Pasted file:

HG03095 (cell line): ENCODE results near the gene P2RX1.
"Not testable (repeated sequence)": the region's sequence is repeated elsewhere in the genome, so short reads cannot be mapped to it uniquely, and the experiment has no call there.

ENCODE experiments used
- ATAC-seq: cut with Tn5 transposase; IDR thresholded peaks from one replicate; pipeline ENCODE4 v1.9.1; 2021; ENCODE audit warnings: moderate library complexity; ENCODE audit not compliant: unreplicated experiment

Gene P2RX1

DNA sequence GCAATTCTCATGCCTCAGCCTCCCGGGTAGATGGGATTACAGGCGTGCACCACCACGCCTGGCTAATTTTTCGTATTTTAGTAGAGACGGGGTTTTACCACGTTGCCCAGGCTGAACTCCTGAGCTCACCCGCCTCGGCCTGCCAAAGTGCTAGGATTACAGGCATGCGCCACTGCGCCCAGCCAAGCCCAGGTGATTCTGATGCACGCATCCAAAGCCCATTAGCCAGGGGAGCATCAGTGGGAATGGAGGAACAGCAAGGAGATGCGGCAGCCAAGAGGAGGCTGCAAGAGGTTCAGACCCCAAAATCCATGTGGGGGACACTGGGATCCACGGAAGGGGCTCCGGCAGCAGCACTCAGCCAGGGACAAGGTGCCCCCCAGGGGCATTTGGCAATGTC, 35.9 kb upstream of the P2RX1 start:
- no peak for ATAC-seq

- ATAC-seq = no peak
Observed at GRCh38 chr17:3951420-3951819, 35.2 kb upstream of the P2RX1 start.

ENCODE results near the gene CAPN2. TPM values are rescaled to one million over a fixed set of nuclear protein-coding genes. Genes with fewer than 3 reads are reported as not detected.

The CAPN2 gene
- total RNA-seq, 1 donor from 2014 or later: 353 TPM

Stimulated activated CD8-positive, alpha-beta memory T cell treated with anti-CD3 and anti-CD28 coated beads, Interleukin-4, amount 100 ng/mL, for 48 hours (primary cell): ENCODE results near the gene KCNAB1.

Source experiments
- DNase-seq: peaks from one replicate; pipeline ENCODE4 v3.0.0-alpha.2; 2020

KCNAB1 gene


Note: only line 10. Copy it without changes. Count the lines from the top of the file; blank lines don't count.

ENCODE results near the gene CAPN2. TPM values are rescaled to one million over a fixed set of nuclear protein-coding genes. Genes with fewer than 3 reads are reported as not detected.